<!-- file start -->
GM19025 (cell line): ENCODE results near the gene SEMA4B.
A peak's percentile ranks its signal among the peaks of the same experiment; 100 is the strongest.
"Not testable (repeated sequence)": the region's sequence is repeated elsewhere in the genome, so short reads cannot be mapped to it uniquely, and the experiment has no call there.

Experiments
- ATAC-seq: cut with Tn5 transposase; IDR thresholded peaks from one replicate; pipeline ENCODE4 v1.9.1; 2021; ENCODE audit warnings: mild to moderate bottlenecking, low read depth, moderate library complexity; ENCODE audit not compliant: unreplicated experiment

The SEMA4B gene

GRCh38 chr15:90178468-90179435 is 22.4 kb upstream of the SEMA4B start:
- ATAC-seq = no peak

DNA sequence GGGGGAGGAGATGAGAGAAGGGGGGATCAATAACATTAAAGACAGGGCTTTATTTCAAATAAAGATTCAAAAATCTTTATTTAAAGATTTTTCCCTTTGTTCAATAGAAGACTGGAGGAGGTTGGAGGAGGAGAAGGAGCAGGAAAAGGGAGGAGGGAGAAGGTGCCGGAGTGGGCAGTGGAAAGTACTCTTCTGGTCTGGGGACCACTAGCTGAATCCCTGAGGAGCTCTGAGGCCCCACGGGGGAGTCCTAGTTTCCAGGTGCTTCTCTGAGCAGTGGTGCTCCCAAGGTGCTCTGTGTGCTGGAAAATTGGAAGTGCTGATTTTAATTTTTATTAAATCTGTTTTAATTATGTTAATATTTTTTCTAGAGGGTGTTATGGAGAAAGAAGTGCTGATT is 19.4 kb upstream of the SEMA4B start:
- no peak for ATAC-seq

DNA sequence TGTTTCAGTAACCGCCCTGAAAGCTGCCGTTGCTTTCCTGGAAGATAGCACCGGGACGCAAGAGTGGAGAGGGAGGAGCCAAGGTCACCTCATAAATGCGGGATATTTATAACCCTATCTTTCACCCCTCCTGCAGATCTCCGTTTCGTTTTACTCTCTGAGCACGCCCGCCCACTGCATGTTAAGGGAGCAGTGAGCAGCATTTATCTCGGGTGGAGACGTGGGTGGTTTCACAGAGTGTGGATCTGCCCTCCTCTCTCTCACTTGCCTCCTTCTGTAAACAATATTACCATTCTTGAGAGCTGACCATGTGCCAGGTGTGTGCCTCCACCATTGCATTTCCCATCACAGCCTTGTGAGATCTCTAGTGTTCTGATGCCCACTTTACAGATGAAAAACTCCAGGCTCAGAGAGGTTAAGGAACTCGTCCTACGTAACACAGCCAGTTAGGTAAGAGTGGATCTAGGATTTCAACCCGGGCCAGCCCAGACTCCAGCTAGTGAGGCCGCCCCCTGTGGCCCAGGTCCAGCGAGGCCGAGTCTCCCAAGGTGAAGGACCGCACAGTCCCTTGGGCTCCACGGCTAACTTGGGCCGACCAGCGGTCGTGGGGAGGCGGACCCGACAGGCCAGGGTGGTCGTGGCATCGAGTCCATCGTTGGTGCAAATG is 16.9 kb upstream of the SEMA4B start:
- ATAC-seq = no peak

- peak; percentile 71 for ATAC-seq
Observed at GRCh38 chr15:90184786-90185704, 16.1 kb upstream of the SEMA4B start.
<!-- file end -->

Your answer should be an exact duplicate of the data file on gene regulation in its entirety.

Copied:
GM19025 (cell line): ENCODE results near the gene SEMA4B.
A peak's percentile ranks its signal among the peaks of the same experiment; 100 is the strongest.
"Not testable (repeated sequence)": the region's sequence is repeated elsewhere in the genome, so short reads cannot be mapped to it uniquely, and the experiment has no call there.

Experiments
- ATAC-seq: cut with Tn5 transposase; IDR thresholded peaks from one replicate; pipeline ENCODE4 v1.9.1; 2021; ENCODE audit warnings: mild to moderate bottlenecking, low read depth, moderate library complexity; ENCODE audit not compliant: unreplicated experiment

The SEMA4B gene

GRCh38 chr15:90178468-90179435 is 22.4 kb upstream of the SEMA4B start:
- ATAC-seq = no peak

DNA sequence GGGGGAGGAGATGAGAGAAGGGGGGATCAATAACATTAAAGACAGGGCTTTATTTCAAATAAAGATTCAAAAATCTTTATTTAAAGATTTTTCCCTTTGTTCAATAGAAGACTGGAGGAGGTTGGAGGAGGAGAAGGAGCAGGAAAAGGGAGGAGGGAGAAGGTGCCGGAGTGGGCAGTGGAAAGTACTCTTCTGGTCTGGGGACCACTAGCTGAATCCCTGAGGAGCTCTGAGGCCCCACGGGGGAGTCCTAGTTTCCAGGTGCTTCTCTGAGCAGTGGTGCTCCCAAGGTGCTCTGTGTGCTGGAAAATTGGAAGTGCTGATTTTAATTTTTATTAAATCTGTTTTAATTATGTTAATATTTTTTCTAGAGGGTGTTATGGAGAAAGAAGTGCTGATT is 19.4 kb upstream of the SEMA4B start:
- no peak for ATAC-seq

DNA sequence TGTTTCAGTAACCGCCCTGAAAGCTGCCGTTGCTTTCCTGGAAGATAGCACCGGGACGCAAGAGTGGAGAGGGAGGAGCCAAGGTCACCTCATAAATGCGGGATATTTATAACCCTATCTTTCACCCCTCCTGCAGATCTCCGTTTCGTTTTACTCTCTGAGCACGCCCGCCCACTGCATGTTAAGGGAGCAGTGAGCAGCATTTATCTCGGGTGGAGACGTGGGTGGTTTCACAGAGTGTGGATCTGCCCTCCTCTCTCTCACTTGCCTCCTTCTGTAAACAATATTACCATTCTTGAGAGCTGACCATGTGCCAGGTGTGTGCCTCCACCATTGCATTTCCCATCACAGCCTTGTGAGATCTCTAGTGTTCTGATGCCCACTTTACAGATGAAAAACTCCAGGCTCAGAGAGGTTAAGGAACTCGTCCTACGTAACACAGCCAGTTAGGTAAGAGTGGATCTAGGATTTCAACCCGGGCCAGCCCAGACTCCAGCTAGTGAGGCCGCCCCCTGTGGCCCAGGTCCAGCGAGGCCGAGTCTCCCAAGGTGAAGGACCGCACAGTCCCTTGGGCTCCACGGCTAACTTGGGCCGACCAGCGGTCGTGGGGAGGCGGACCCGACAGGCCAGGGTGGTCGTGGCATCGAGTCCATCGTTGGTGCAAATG is 16.9 kb upstream of the SEMA4B start:
- ATAC-seq = no peak

- peak; percentile 71 for ATAC-seq
Observed at GRCh38 chr15:90184786-90185704, 16.1 kb upstream of the SEMA4B start.